How quickly are end-user companies adopting public cloud computing platforms as a key part of their IT strategies and infrastructures? That depends on who you ask.
Spending on public cloud services is growing quickly—from 4 percent of overall IT spending in 2009 to 12 percent during 2014, a rate six times that of traditional systems, according to IDC. Gartner estimates cloud spending already accounts for 10 percent of IT spending.
Part of the reason is that cloud is designed to be a major and core part of an IT infrastructure—a role that no technology is allowed to fill without demonstrating its maturity, reliability and security, usually for several years, according to Bernard Golden, CEO of consultancy HyperStratus and a CIO.com blogger.
Cloud-computing technology is still relatively immature, though developing quickly, and has not been around in a stable form long enough for most CIOs to be able to be comfortable saying cloud as a category or a particular provider's service makes sense for his or her company, according to Sean Hackett, a research director at The 451 Group.
At the individual IT project level, however, many developers are doing projects using public cloud technology like Amazon's, in some cases without the CIO ever knowing—until the cost shows up on an expense report, Golden points out. (See Golden's recent blog, The Truth About What Runs on Amazon.)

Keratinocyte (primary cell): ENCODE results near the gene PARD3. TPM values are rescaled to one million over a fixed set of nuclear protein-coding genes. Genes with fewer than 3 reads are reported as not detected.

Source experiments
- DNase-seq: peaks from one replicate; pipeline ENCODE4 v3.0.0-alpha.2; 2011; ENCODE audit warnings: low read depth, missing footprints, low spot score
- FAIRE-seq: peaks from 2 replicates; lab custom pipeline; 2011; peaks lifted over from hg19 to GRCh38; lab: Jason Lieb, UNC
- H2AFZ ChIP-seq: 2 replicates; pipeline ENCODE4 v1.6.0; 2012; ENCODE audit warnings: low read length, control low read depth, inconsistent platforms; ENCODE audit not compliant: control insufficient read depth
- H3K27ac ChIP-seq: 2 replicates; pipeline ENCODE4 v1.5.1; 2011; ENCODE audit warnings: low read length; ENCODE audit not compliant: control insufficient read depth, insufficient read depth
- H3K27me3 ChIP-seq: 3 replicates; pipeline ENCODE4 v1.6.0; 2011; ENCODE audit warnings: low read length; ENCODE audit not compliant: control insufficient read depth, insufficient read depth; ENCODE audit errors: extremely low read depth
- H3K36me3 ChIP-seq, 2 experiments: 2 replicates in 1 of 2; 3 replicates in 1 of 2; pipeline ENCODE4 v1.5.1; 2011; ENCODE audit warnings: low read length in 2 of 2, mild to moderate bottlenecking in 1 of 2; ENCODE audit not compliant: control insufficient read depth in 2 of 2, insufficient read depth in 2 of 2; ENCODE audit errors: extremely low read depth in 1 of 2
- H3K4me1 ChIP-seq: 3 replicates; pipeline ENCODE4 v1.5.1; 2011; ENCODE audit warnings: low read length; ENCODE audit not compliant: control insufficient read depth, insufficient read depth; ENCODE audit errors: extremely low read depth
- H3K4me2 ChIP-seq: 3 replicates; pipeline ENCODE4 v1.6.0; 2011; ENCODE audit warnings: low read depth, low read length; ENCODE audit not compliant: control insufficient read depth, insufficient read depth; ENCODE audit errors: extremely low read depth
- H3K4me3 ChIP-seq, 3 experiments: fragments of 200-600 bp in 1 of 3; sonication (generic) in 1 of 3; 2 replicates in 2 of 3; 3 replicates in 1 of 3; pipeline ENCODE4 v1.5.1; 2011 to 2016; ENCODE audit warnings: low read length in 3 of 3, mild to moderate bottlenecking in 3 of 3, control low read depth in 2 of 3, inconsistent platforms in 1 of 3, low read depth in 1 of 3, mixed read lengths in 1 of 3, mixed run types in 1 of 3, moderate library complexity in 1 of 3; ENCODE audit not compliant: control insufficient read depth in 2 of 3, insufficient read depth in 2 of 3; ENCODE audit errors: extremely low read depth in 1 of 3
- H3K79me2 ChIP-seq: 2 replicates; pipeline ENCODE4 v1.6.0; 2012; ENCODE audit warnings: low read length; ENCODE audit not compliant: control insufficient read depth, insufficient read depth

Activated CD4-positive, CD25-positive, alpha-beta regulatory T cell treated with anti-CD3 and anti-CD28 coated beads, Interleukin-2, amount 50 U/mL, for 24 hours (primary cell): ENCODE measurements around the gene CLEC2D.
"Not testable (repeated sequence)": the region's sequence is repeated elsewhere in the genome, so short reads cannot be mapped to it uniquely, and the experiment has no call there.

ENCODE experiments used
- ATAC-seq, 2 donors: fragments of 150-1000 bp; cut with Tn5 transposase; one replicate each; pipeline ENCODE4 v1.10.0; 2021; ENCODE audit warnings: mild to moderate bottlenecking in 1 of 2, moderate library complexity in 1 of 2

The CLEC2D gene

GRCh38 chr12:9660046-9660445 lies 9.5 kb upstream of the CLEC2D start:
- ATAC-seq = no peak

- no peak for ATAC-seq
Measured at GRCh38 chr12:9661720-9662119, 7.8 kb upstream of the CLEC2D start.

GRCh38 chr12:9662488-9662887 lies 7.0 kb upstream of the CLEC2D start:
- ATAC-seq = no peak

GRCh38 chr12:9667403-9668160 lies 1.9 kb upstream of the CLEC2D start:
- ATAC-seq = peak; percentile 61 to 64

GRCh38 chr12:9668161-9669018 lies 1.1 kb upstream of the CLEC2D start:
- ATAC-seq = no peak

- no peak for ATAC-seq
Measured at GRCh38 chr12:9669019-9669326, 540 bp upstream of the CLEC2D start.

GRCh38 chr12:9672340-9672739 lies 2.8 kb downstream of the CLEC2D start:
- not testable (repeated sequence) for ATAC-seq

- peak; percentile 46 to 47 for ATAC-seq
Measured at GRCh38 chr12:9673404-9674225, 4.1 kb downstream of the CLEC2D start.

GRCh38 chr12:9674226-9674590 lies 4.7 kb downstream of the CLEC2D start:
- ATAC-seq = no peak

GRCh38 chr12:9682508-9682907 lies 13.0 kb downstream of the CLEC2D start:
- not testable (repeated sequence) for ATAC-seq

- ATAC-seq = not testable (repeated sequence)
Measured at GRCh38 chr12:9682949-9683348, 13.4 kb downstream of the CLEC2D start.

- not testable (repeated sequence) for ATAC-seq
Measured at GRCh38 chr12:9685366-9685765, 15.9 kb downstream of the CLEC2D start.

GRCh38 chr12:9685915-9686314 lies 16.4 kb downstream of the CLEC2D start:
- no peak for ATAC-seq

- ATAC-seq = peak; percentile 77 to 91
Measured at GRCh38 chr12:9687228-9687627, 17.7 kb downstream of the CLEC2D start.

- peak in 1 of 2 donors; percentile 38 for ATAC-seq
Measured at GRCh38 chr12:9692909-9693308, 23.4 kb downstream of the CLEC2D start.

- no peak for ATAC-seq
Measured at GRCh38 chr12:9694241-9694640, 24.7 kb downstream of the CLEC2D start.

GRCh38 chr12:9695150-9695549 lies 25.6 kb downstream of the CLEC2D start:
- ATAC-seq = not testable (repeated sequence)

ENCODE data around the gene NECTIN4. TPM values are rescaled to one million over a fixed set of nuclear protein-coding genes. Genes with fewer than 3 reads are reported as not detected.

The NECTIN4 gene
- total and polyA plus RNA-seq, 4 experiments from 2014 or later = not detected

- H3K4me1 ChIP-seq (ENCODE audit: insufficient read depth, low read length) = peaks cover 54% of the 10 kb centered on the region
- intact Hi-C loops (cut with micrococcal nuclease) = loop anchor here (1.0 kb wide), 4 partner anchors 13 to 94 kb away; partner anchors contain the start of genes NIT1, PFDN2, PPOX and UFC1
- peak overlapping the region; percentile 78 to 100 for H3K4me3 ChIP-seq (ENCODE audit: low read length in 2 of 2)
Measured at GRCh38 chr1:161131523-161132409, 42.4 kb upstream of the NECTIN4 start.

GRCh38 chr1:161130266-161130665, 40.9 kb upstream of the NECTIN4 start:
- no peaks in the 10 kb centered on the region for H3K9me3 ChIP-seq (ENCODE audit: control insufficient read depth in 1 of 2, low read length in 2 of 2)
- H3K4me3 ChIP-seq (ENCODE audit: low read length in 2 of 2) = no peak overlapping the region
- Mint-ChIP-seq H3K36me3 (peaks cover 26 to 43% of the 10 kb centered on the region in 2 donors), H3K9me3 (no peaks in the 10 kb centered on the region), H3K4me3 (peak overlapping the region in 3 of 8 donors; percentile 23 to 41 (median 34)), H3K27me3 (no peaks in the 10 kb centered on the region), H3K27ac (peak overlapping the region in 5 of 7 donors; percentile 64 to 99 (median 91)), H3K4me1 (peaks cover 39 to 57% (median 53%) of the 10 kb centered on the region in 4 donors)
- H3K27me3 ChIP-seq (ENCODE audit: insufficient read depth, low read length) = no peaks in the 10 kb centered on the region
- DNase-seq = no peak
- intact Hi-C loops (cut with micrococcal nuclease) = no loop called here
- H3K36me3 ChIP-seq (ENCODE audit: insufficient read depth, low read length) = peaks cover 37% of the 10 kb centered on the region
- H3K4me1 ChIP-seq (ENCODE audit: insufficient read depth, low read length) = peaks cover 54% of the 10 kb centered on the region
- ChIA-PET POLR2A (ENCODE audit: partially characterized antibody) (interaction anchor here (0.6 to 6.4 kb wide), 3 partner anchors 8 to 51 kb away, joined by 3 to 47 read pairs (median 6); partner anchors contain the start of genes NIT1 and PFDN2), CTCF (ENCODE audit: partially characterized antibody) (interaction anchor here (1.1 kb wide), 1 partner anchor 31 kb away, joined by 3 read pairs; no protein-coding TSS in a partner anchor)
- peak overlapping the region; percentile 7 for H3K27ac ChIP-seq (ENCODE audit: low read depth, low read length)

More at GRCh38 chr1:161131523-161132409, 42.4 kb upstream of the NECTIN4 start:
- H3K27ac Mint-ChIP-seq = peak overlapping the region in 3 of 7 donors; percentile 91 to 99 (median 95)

The difference between even the best-known services—Microsoft's Azure and Amazon's EC2—aren't well understood by most potential customers, Hackett says.
1. Focus on PaaS vs. IaaS
While analysts and vendors acknowledge the endless discussion of what constitutes "cloud" computing and its various flavors can get tiring, the differences between Azure and EC2 are important, Golden says.
Azure can be classified as Platform as a Service (PaaS): a cloud model that offers hardware, operating systems and application-support, effectively offering a virtual server on which to load software, which can be accessed and managed through a Web browser.
Microsoft last week blurred the boundaries between IaaS and PaaS by adding the ability for developers to run Windows Server 2008 R2 instances on Azure, theoretically making applications portable between the customer data center and Microsoft cloud platform.
[ What has Microsoft CIO Tony Scott learned while using Azure for the past two years? See CIO.com's recent article, Microsoft CIO Eats His Own Cloud Dog Food. ]
Amazon's EC2 is infrastructure as a Service (IaaS), providing all that PaaS does, plus the ability to multiply VMs into virtual grids or clusters with integrated storage, networking and systems-management software. Effectively PaaS is designed to serve the function of one or more application servers; IaaS is designed to act as a portion of the entire data center and offer capacity on-demand.
2. Application support
While both Azure and EC2 heavily market applications that ISVs make available through their services, EC2 tends to attract resource-intensive software typically classified as enterprise applications, while Azure tends to feature applications that typically serve LAN- or workgroup-sized user groups.
Both platforms are designed to be easily resizable and are being developed quickly; for now at least, that minimizes but doesn't eliminate the difference between IaaS and PaaS, Golden says.
3. Application portability